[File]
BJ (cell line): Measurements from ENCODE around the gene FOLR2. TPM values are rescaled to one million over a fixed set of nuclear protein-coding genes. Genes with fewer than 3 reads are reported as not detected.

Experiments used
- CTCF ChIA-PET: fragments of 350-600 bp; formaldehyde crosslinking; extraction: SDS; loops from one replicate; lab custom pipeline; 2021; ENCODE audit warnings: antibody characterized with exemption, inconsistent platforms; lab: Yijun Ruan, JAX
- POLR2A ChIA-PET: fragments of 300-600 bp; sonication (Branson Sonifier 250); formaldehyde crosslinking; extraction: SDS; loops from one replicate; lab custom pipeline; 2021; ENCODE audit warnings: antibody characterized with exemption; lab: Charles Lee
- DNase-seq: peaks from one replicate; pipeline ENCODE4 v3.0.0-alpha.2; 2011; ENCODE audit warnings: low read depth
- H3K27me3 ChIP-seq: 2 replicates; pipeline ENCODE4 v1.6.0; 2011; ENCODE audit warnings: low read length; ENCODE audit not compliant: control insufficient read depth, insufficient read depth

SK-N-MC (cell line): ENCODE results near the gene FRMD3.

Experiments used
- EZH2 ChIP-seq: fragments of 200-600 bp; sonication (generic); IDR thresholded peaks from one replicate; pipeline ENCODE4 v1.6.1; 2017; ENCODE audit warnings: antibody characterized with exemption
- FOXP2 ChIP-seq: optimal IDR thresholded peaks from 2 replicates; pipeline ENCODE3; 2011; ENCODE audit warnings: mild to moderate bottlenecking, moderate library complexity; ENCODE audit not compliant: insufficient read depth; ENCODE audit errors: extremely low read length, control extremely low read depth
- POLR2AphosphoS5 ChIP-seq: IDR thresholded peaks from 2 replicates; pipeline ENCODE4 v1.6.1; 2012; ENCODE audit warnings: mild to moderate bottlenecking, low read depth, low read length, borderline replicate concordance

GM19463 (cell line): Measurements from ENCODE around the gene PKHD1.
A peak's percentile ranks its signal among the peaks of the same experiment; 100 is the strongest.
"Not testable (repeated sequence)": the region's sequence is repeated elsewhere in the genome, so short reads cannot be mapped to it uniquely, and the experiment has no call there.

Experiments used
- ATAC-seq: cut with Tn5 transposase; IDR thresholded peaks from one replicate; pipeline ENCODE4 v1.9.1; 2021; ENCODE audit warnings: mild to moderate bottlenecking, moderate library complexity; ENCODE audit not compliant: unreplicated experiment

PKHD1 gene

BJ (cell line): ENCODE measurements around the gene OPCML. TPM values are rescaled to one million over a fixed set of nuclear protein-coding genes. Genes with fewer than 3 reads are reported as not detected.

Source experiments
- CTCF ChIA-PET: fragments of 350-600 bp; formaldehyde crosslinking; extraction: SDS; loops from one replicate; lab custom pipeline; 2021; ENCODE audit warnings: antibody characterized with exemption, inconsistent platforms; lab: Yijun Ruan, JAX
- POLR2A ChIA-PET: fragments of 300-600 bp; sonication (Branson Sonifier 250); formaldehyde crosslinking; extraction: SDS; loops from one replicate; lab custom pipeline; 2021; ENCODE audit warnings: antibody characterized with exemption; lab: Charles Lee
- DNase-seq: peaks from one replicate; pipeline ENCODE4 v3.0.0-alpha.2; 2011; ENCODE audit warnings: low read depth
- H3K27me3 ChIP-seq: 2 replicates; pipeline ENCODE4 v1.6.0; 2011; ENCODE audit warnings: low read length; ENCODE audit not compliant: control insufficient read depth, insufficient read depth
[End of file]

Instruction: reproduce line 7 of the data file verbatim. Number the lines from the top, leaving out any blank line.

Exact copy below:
SK-N-MC (cell line): ENCODE results near the gene FRMD3.